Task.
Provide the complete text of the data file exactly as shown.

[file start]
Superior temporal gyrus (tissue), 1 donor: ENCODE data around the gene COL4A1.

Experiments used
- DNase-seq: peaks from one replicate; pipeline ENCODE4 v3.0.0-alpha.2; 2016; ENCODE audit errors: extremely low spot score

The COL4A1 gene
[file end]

Superior temporal gyrus (tissue), 1 donor: ENCODE data around the gene COL4A1.

Experiments used
- DNase-seq: peaks from one replicate; pipeline ENCODE4 v3.0.0-alpha.2; 2016; ENCODE audit errors: extremely low spot score

The COL4A1 gene